Tuesday, 24 April 2007

Ziggy goes nuclear

Dr. Ziggy Switkowski was recently interviewed by Monica Attard on ABC Radio:

This is a fairly long interview and includes some relevant detail on the justification for nuclear, role of investors and assigning plant locations.

You can access the full text or audio files via the link above.

Some exerpts:

MONICA ATTARD: Can you put up for me the case: why do we need nuclear power stations?

ZIGGY SWITKOWSKI: Well there are two reasons. Firstly, the demand for electricity in Australia will continue to grow, doubling by the year 2050. So we need to have new sources of energy and particularly of the base load of variety, steady, always on electricity, and there are only a number of alternatives. Coal, gas, perhaps hydro-electric, although that's at risk now with the water issues, and nuclear. There are no other sources of base load electricity.

Secondly, if we are going to provide for continuing growth in electricity demand, and that really goes with prosperity and economic growth, and we are going to do it in an environmentally responsible way, that is moving towards low greenhouse gas emitting technologies, frankly, the only points you can go to is nuclear power.

So that argues for having nuclear in the debate. Then you travel around the world and you find there are 31 countries already that are nuclear powered, another eight in the queue to put in their first reactor. In this part of the world, China, Taiwan, Japan, South Korea, India, all have nuclear reactors. Vietnam and Indonesia are going to be next.

Australia, having nearly 40 per cent of the world's uranium and making a substantial business out of that, not being part of the nuclear fuel cycle, while being concerned about greenhouse gas emissions, appears to be inconsistent.
MONICA ATTARD: And they [Chernobyl type accidents, acts of terror and proliferation] are all valid concerns, aren't they?

ZIGGY SWITKOWSKI: They are all valid concerns, and they are still there, but they have actually been overtaken in the last few months, I think reflecting the nature of the debate.

And now, when people challenge me in forums about the validity of nuclear power in Australia, they say things like, "well it's going to cost too much". Secondly, they say, "well if the first reactor is 15 years away, that's too far away to make a difference to our climate change challenges". And the third concern is, "well if we are going to have 20, 30 or 40 reactors, where will you put them"?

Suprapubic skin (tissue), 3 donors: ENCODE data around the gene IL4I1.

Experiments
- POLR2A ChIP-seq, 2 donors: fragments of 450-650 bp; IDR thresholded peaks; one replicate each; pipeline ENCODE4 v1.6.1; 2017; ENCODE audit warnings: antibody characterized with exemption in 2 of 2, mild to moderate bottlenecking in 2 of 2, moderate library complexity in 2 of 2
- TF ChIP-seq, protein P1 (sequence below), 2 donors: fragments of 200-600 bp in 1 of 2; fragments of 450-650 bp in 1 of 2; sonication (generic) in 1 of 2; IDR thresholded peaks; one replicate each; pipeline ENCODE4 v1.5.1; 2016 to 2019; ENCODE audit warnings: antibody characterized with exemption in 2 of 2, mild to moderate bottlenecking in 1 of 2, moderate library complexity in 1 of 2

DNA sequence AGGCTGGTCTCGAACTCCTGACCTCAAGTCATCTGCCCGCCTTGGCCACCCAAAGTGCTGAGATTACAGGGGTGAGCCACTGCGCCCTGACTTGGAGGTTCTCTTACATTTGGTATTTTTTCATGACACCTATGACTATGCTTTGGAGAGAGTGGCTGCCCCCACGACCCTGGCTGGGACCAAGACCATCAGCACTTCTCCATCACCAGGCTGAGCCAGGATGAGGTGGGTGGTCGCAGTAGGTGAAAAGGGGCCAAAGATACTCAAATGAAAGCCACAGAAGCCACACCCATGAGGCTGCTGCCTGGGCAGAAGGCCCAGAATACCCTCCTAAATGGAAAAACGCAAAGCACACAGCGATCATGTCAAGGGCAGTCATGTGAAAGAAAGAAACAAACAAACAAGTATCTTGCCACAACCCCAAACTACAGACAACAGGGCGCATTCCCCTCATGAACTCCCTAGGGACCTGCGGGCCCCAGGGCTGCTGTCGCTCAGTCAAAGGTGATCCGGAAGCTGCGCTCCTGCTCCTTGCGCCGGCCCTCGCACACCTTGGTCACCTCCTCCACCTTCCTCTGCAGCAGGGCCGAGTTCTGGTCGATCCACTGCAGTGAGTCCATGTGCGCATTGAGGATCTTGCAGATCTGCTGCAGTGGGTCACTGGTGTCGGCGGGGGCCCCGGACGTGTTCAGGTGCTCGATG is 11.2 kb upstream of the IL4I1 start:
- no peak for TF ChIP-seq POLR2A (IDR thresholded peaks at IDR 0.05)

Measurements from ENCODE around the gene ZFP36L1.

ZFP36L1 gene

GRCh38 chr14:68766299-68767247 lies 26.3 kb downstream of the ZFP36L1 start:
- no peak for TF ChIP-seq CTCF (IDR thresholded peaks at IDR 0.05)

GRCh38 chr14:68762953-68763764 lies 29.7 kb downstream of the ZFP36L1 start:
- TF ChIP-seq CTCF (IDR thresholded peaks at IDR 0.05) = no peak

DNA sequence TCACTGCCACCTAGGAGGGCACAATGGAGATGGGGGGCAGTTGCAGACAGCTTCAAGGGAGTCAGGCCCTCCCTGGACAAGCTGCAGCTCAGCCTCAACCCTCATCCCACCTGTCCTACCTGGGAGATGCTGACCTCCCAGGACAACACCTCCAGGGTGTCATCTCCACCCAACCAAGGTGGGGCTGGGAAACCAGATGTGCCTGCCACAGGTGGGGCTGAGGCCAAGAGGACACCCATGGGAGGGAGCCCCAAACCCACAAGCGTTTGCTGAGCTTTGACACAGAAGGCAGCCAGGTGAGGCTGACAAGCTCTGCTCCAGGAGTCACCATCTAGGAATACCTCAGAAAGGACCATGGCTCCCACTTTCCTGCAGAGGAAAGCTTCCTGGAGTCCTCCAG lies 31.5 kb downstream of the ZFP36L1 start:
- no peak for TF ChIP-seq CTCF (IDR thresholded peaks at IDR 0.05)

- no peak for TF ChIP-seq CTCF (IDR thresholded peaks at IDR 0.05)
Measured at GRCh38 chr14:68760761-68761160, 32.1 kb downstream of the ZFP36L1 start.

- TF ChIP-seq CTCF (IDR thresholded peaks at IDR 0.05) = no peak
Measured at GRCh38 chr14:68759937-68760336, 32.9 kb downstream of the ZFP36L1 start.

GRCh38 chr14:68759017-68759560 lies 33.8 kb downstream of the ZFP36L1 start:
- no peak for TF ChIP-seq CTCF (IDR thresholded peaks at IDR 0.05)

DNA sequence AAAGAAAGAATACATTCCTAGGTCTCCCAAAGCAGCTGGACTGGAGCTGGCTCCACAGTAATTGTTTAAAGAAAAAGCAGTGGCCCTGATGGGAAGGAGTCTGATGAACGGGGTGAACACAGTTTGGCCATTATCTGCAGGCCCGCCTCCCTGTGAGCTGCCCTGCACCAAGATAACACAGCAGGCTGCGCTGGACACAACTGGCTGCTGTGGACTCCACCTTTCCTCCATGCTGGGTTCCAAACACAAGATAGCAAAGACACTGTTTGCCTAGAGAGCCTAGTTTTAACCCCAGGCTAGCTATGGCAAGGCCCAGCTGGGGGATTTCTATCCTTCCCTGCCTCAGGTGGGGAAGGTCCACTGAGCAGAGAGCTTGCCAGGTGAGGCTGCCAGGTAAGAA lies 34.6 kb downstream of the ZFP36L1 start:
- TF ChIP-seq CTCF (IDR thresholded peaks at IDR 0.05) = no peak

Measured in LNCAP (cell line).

MONICA ATTARD: Exactly, where would you put them?

ZIGGY SWITKOWSKI: Well, here are the criteria. You need to have, nuclear powers are big reactors, they are like big coal-fired power stations, you need to have them near the electricity grid, you need to have them near the markets they are going to serve, big population centres, and because they have to be water-cooled, as does coal, they need to near water. But it can be seawater. That points you to up and down the eastern seaboard.

MONICA ATTARD: Gee, that'll be popular.

ZIGGY SWITKOWSKI: And, what other countries have done is to collocate their nuclear power stations with the coal power stations.


ZIGGY SWITKOWSKI: That becomes less controversial.

MONICA ATTARD: So that means we're talking about, in Sydney terms, for example?

ZIGGY SWITKOWSKI: Oh, I don't know where the first reactor might go, partly because the questions are not appropriately directed to me or the Government, because the first or the early reactors will be the reactors that the energy utilities have built a business case for and decided that this is the best location for them in terms of their greater electricity generation strategy...

MONICA ATTARD: So they're the people who should make the decisions, ultimately, as to where they should be located?

ZIGGY SWITKOWSKI: They will be the people that will present the business cases that will then be reviewed by whatever regulatory bodies are in place in terms of environmental impact and other considerations that will be put in place to oversee the industry, if we go that way.

MONICA ATTARD: Right. What about the community? Should the community have a voice?

ZIGGY SWITKOWSKI: Oh absolutely.

MONICA ATTARD: But in what form, if there are determinants other than what the community wishes, in relation to where these reactors should be?

ZIGGY SWITKOWSKI: What the experience around the world has been is that, once a country or community has a nuclear power station in their environment, that their acceptance to nuclear power progressively improves, and quite quickly.

And so it is that first nuclear reactor which is quite the big challenge, because the experience of the industry, which is now 50 years old, is that nuclear power is clean, it's efficient, it's not intrusive. In fact, when you tour a modern nuclear power facility, it feels like you are going to a semi-conductor fabrication plant - highly automated, very clean, relatively few people running it and with a small physical footprint into the landscape. So when people see that, in history or examples from overseas, suggest that they become comfortable with nuclear power.

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